[pct-l] Medical Help For Your Gear
G. Lowe aka Wheeew
gailpl2003 at yahoo.com
Tue Jan 29 22:04:05 CST 2008
I have not heard of that tape. I did google it, and can't tell much from the pics, as the tape is rolled up in all the pics. Have you used it and if so, how did you like it? It does seem to be quite narrow. Does it come in other widths?
You did make me remember another medical product I'd like to mention tho. It is called "Coban" and it is a wonderful stretchy wrap that sticks to itself when pressed together. It is one of my favorite medical products. I am thinking about "sealing" the top of my socks in the desert, by wrapping it around my leg and the top of the socks to keep the sand out. It is very thin, light and re-usable. It is very strong, yet rips easily without scissors. Both Medipore and Coban are made by 3M.
Just a quick visual comparing the two tapes, I can see benefits to both. Again, I like the Medipore because it can be ripped to any size and goes around corners. It also comes in various sizes. Another great med product that would work for wounds on the trail, is Tegaderm. These are clear lightweight adhesive dressings that would also work very well on blisters, etc. Because they are so thin, I don't believe they would "roll" as easily as bandaids and some tapes which of course renders them useless. The other benefit is that, since they're clear you can closely monitor the wound for signs of infection, etc. They too come in various sized sheets and can be cut to any size or configuration. Each sheet is individually wrapped. I usually carry one large one and one small one on the trail, just in case.
I'm also wondering if everyone knows how to care for a strain/ sprain. If using an Ace wrap, you would want to wrap it in such a way that you're forming an "X" over the injured area. This configuration gives the joint the most support. Say for instance you were having knee problems....you'd wrap the Ace around your thigh, just above your knee, in a regular circle- once. Then you'd start crossing down over the knee, around the back of your calf, and then up across the knee again coming in on the opposite side. This forms an "X". Continue this method, moving down several inches with each "X" wrap, until you run out of Ace wrap. It is then best to secure it with a safety pin- not those silly clips that come with the Ace. If you MUST use the clips, put a piece of adhesive tape/ duct tape/ Medipore/ whatever, over the clips. (One piece for both clips). This helps keep the clips secure and the Ace from unraveling.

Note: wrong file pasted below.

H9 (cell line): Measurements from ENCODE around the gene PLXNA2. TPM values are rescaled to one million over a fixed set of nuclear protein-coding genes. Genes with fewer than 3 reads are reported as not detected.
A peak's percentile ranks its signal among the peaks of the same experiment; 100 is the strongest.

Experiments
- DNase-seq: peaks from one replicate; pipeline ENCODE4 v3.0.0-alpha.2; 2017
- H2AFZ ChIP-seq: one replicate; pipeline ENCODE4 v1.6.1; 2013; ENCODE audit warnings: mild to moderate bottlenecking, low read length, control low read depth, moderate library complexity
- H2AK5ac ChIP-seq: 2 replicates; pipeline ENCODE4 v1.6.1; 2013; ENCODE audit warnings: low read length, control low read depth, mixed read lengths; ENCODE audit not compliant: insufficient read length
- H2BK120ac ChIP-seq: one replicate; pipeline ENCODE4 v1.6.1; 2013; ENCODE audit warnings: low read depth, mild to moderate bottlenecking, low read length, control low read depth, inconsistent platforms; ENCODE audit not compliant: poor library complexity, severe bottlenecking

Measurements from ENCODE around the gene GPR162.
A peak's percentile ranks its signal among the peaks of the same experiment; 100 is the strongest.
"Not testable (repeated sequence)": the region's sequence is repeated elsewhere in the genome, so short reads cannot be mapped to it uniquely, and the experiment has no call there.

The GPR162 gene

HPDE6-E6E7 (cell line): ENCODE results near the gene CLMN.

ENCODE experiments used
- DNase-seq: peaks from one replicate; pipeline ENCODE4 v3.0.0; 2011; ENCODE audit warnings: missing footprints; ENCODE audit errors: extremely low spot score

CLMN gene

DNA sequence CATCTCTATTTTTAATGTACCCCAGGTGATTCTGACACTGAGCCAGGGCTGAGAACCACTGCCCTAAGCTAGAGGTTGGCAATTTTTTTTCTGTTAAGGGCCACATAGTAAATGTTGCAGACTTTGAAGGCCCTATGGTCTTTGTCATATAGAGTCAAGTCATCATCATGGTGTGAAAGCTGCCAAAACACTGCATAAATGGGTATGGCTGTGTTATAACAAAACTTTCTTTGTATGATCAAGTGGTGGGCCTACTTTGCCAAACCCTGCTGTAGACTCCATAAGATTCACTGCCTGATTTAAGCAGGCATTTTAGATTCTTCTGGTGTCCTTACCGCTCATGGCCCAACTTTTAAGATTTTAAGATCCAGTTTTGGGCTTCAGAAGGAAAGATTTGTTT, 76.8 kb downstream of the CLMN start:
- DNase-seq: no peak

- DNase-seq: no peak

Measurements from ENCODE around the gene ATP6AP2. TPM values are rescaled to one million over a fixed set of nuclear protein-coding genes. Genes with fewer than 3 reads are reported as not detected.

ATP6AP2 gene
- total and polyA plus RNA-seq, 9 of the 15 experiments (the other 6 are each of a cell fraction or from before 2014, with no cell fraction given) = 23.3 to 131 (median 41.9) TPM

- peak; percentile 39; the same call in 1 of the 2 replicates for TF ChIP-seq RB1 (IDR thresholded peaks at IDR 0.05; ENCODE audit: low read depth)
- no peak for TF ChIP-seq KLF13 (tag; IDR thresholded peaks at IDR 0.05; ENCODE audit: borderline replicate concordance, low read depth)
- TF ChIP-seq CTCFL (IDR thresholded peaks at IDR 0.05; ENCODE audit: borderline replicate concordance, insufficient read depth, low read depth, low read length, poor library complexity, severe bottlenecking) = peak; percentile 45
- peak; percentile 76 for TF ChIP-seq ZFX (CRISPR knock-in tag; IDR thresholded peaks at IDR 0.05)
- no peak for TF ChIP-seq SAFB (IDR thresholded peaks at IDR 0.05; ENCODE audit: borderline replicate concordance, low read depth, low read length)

Last thing: a sprain/ strain should ALWAYS be treated with COLD....not HEAT!!. Heat increases the inflammation to the area, cold reduces it. Soak in a cold stream if possible. A bag of frozen veggies (peas, corn) etc. work very well as a makeshift ice bag. Do not put them directly on the skin. Wrap once with an Ace around the injury, then secure the bag in place with the rest of the Ace. Elevate the injury if possible. Take NSAIDS, if available (Non-steroidal anti-inflammatory drugs), IMMEDIATELY when injured, also extremely important to take them just before going to bed, and again just before getting up in the morning. This gives the meds the chance to work while you sleep and in the morning before you start hiking. It helps to keep the inflammation/ damage from extending. My absolute favorite is Aleve, which is a brand of Naproxen. I wouldn't go on a hike without it. And again, the timing of taking these drugs for an injury is imperative. These drugs don't
bother me at all, but they upset some people's stomachs. I take them with food, just to be on the safe side.
I promise NOT to lauch into a full blown online description of how to perform CPR on a hiker in full blown cardiac arrest.........eeeekkkk!!
Lon Cooper <loncooper at gmail.com> wrote: Wheeew, I am curious if you have ever used Leukotape P sports tape and
if so how it compares to Medipore? Leukotape is pretty sticky stuff
and works well on feet.
On Jan 29, 2008 5:05 PM, G. Lowe aka Wheeew wrote:
> -Medipore tape is a lightweight, fabric-like tape that sticks very well. It
> has perforations every couple inches, so it goes around curves (ankles,
> toes, etc) very well, and can be easily ripped apart at these
> perforations....no need for scissors. It also has pores which allow air in,
> therefore wounds heal much better than with, for instance, duct tape. This
> tape comes in several different sizes.
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